“As I embrace the evolution in program assignment across levels, vocational (now ‘CTE’) and math content areas, I instill in my students the lessons I learned as a student and starting professional. Keep an open mind. Observe and play to your strengths. Show humility and curiosity toward others. Be creative and collaborative to solve problems. Take pride in your work and enjoy the process.”

Bill Culver has taught construction trades in the Evergreen Public Schools district for the past 40 years, the last 22 of which have been at Evergreen High School. After initially pursuing a degree in engineering at Washington State University, Culver pivoted to the WSU College of Education and Industrial Arts to pursue his true passions – working with his hands and finding satisfaction in solving problems by building. He was hired to teach woodworking and metals in a local middle school directly out of college. Feeling isolated from other shop teachers and his peers in the building, he visited schools all along the west coast to research exemplary industrial arts programs and adapt elements of their instructional models to build his own. This process kickstarted a still-present pursuit of partnership and continuous self-improvement.

Culver has looked to the local community’s needs to adapt his program and curriculum over the years. Toward the beginning of his career, many students were raised rurally, introduced and trained on the use of tools and equipment at home. As population has increased and fewer students grow up in a rural environment, Culver strives to instill fundamentals of mechanical concepts while availing students of modern technologies and techniques as they evolve. One way he has done this is by implementing a Geometry in Construction course to combine the trades with a core math credit. The class incorporates design, modeling, testing, construction and self-reflection, empowering students to transfer their learning from cerebral to practical. Culver also fashions his shop after a high-functioning working community, merging hands-on problem-solving techniques with debrief discussions and professional best practices. Students start the year with tool safety lessons before progressing to floor plan drafting, scale model building, and construction of 8’ x 8’ training modules that incorporate plumbing, electrical, and HVAC elements. These all prepare students for the culminating project: a fully built tiny house that will be home to a local family in need. Throughout the year, Culver’s students also compete in SkillsUSA competitions, visit local builder job sites, and learn from industry guest speakers, the Northwest College of Construction and the Women in Trades organization.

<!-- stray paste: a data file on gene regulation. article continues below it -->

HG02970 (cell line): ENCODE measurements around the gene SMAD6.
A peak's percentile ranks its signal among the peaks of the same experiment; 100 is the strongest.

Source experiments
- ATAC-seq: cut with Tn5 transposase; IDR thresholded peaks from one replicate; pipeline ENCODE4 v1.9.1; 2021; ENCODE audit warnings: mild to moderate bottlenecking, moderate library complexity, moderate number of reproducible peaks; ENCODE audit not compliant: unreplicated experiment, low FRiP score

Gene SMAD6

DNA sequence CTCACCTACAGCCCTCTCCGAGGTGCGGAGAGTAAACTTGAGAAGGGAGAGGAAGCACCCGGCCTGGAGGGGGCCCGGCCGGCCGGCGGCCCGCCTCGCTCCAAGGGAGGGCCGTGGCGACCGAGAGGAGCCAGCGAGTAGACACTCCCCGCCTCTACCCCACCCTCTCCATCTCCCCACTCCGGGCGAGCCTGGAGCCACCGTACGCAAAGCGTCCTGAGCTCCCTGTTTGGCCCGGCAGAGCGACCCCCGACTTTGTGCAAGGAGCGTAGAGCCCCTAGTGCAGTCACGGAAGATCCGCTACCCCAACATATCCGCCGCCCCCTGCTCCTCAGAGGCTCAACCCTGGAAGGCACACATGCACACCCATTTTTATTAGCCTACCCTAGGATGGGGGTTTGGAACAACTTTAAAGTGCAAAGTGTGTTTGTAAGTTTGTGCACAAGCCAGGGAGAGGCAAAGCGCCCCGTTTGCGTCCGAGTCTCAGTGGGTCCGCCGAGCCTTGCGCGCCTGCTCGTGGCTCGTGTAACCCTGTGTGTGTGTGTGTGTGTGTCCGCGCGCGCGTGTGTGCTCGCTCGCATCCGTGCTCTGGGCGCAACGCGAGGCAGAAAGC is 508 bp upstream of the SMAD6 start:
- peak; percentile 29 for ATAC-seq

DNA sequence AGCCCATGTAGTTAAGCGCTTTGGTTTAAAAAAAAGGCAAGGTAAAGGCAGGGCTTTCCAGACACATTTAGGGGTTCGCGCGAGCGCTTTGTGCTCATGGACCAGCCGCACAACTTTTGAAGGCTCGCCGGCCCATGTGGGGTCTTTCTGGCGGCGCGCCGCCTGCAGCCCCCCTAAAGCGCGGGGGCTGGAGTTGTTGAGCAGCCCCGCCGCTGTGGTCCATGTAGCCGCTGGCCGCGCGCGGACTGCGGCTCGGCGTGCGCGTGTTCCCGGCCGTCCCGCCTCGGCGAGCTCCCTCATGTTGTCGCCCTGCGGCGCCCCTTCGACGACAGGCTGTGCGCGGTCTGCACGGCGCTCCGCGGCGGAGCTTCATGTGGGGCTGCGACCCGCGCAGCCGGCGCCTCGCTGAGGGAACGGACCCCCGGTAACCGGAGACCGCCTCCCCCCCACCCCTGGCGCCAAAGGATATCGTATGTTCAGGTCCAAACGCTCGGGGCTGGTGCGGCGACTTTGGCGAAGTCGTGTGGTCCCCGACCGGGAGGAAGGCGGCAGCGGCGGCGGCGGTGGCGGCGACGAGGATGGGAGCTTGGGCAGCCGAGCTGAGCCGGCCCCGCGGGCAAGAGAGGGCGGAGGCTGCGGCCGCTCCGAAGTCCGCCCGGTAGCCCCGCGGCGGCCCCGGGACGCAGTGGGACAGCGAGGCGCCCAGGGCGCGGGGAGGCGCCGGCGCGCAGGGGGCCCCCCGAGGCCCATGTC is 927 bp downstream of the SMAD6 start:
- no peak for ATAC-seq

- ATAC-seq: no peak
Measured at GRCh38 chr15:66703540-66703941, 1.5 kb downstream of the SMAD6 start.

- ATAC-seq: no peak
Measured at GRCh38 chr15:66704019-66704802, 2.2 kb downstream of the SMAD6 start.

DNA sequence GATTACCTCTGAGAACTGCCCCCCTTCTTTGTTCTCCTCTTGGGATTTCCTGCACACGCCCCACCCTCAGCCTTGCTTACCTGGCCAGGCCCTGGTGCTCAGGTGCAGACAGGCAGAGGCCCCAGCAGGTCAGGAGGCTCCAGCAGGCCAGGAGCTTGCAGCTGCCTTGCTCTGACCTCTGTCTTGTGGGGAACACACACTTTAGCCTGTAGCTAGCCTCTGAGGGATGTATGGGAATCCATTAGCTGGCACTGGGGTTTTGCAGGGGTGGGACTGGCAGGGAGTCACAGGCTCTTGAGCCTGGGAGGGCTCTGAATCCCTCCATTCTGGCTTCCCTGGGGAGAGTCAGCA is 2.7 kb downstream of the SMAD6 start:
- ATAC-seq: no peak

At the end of each school year, an internal report is compiled based on individual student feedback from the Geometry in Construction course. Student satisfaction from those participating in the course consistently scores higher than 85 percent, and the pre-pandemic survey showed 81 percent of students either considering or strongly considering a future in the construction trades. More than stats, though, Culver takes pride in seeing how his program brings together students who otherwise wouldn’t have connected in high school, building networks of support and confidence just as well as they can build a tiny house.

“For some, trades will be a career path. For all, it provides an approach to work that fosters creativity, adaptability, and the capacity to apply core principles to engineer solutions. This serves them across evolving careers regardless of workplace and practical DIY skills to apply as adults or property owners.”